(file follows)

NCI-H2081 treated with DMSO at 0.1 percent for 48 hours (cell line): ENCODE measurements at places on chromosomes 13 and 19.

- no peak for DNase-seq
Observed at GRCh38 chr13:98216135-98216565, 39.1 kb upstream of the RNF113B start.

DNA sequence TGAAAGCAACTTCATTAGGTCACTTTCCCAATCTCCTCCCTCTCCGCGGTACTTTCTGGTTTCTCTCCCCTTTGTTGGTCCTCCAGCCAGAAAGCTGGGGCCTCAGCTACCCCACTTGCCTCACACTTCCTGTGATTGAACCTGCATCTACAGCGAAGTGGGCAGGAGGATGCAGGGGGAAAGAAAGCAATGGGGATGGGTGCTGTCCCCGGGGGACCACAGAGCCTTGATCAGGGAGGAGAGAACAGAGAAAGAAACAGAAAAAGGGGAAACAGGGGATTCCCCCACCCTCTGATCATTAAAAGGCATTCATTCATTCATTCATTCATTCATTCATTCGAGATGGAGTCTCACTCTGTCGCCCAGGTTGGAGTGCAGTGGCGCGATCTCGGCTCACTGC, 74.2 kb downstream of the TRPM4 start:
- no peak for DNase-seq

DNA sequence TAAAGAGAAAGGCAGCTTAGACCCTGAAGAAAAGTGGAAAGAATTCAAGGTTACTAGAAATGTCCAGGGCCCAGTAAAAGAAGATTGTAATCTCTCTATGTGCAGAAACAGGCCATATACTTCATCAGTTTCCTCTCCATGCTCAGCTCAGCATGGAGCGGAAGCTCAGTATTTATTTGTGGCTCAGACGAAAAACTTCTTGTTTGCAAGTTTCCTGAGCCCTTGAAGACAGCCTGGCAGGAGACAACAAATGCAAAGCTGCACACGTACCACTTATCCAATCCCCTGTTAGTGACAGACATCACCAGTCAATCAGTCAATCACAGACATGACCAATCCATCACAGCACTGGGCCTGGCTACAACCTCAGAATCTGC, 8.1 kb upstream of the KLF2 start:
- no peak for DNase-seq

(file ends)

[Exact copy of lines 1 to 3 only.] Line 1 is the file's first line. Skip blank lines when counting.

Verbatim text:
NCI-H2081 treated with DMSO at 0.1 percent for 48 hours (cell line): ENCODE measurements at places on chromosomes 13 and 19.

- no peak for DNase-seq
Observed at GRCh38 chr13:98216135-98216565, 39.1 kb upstream of the RNF113B start.